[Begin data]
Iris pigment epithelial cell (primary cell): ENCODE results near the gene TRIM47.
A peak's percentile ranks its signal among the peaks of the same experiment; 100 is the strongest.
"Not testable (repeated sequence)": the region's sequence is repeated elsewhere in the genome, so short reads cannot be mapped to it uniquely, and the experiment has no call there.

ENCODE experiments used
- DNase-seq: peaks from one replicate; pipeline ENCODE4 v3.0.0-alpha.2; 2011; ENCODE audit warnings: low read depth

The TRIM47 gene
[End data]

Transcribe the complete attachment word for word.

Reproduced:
Iris pigment epithelial cell (primary cell): ENCODE results near the gene TRIM47.
A peak's percentile ranks its signal among the peaks of the same experiment; 100 is the strongest.
"Not testable (repeated sequence)": the region's sequence is repeated elsewhere in the genome, so short reads cannot be mapped to it uniquely, and the experiment has no call there.

ENCODE experiments used
- DNase-seq: peaks from one replicate; pipeline ENCODE4 v3.0.0-alpha.2; 2011; ENCODE audit warnings: low read depth

The TRIM47 gene